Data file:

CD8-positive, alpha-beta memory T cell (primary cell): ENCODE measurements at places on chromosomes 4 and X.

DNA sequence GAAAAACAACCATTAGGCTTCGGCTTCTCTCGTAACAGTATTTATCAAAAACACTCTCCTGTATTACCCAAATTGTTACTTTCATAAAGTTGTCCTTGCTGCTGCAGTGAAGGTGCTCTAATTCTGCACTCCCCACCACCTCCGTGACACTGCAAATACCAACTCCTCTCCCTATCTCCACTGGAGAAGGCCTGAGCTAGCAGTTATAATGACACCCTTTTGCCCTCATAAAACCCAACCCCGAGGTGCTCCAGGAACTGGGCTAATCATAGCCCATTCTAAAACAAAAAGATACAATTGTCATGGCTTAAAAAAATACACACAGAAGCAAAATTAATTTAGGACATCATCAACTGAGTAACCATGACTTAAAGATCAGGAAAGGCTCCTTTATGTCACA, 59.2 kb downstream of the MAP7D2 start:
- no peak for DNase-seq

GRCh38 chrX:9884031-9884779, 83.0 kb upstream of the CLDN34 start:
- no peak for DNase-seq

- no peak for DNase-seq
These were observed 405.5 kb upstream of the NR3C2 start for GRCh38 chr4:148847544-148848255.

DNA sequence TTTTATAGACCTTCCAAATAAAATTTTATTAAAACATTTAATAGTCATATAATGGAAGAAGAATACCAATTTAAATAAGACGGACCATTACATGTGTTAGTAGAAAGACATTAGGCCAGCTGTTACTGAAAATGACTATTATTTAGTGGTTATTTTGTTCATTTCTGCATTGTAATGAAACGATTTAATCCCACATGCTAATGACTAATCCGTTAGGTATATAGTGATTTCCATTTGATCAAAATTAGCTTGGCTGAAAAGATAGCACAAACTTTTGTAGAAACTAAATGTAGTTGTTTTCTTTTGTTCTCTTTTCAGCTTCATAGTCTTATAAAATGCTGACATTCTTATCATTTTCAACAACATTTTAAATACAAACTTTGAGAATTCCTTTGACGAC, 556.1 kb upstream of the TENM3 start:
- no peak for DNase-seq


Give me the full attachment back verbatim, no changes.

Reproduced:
CD8-positive, alpha-beta memory T cell (primary cell): ENCODE measurements at places on chromosomes 4 and X.

DNA sequence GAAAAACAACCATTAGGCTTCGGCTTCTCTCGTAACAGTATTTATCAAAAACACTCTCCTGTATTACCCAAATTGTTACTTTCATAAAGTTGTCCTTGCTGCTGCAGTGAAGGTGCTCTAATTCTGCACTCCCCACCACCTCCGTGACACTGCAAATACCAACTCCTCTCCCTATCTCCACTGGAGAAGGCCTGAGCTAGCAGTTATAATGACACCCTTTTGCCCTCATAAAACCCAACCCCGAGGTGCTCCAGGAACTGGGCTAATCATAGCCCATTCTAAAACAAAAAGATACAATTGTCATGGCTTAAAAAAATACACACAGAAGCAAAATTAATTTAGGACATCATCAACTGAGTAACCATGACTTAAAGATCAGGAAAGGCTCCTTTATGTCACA, 59.2 kb downstream of the MAP7D2 start:
- no peak for DNase-seq

GRCh38 chrX:9884031-9884779, 83.0 kb upstream of the CLDN34 start:
- no peak for DNase-seq

- no peak for DNase-seq
These were observed 405.5 kb upstream of the NR3C2 start for GRCh38 chr4:148847544-148848255.

DNA sequence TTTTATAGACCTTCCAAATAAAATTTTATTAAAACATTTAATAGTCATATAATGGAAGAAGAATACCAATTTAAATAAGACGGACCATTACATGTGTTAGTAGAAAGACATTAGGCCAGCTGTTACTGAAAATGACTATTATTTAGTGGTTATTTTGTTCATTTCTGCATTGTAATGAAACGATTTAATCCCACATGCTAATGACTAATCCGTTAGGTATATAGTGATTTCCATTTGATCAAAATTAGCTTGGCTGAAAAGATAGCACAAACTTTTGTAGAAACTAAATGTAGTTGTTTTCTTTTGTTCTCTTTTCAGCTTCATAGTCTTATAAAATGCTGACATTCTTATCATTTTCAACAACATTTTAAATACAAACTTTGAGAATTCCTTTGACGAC, 556.1 kb upstream of the TENM3 start:
- no peak for DNase-seq